CBT’s History: Beginning From 18th Century

Cognitive Behavioral Therapy (CBT) is a general class of psychotherapy and many approaches are in this classification. Cognitive Behavioral Therapy, CBT, is a broad term for any therapeutic approach which includes the cognitive and behavioral aspects of therapy. Many different therapeutic approaches are found to be successful with certain mental disorders, but evidence has shown that there is specific benefit obtained from these types of therapies for other areas. CBT can be helpful to those who have dysfunctions in cognition, mood or behaviors.

These approaches include:

  • Rational Emotive Behavior Therapy,
  • Cognitive Therapy,
  • Rational Behavior Therapy,
  • Rational Living Therapy,
  • Schema Focused Therapy
  • Dialectical Behavior Therapy

What Is CBT’s Goal?

The goal of therapy of any kind is to teach skills which can become long-term coping mechanisms. These skills may be very specific when appropriate to the individual, such as when helping someone with obsessive compulsive disorder learn about their own mental processes and how they work. On the other hand, the skills might not necessarily be specifically tailored for an individual in which case, general approaches such as Cognitive Behavioral Therapy might be more applicable because there are often common threads between clients who suffer from different disorders. It’s important to remember that CBT is grounded in evidence-based practice and should only be used when it provides a significant therapeutic benefit

Albert Ellis: The First Independent CBT Approach

Albert Ellis

The first independent cognitive behavioral approach was the Rational emotive therapy (RET). Albert Ellis an American psychologist developed this theraphy in the mid-50s. Ellis developed this approach as a reaction to the disliked (ineffective and non-directive) nature of psychoanalysis. The philosophical origins of RDT range from the Stoic school to Epictetus and Markus Aurelius. In Epicetus Enchiridion, “ Men are disturbed, not by things, but by the principles and notions which they form concerning things ”. The most influential contemporary psychotherapist in the development of RDTis Alfred Adler, the developer of Individual Psychology.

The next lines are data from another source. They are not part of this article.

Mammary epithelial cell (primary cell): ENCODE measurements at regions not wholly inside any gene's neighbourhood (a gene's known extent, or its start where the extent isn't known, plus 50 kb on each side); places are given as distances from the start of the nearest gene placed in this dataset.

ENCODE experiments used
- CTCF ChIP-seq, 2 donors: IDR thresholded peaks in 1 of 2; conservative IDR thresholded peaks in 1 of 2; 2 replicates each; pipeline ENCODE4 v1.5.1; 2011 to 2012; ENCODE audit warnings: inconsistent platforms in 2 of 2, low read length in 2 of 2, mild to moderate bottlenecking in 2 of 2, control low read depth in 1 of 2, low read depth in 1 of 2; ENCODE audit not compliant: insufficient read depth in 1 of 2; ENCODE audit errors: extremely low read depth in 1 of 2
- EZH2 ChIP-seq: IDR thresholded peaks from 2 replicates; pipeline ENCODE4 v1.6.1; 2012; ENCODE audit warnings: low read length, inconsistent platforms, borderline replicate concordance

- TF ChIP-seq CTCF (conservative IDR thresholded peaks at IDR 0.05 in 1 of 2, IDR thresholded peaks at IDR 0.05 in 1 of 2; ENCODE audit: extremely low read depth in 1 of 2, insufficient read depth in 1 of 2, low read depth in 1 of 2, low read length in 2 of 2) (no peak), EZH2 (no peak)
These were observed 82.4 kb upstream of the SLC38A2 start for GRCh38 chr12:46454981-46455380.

In the sixties, Aaron Beck, a Doctor of Medicine, developed an approach called Cognitive Therapy. This therapy approach has become known for its proven effectiveness in the treatment of depression in many studies. This approach for the treatment of depression is also useful in the treatment of many mental disorders in a short time. A cognitive approach was developed for each mental disorder and hundreds of researches were conducted in the field of theory and effectiveness. David Burns, one of Beck’s co-workers, also wrote a self-help book; Feeling good. It’s about cognitive behavioral approaches and techniques, and contributed to the spread of this approach.,

cbt's history: beginning from 18th century 1
John Broadus Watson

John Broadus Watson is an American psychologist who created the first psychology experiment in 1913. He was a pioneer of behaviorism, as well as one which believes that humans are shaped by their environment and upbringing. This theory has been revised many times over the years and has now led to Cognitive Behavioral Therapy (CBT), which is currently used for treatment and therapy of mental disorders and behaviours.

John Broadus Watson is known for the “psychology of behaviorism“. He was one of America’s most influential psychologists in his lifetime. The founder of American psychology, he developed at length the idea that behavior can be studied scientifically without recourse to speculation about hypothetical events inside the mind–for example, mental images, thoughts or feelings.

His innovative techniques in behavior therapy broke new ground in starting with observable behaviors and tracking these back to their emotional roots; in short, it shows how you’re feeling! This provides a greater opportunity for changing old patterns of thinking and behaving. His approach has helped millions better understand themselves and take control over actions that are affecting their daily lives – what you think determines what you do!

Last Updated on December 11, 2022 by Lucas Berg


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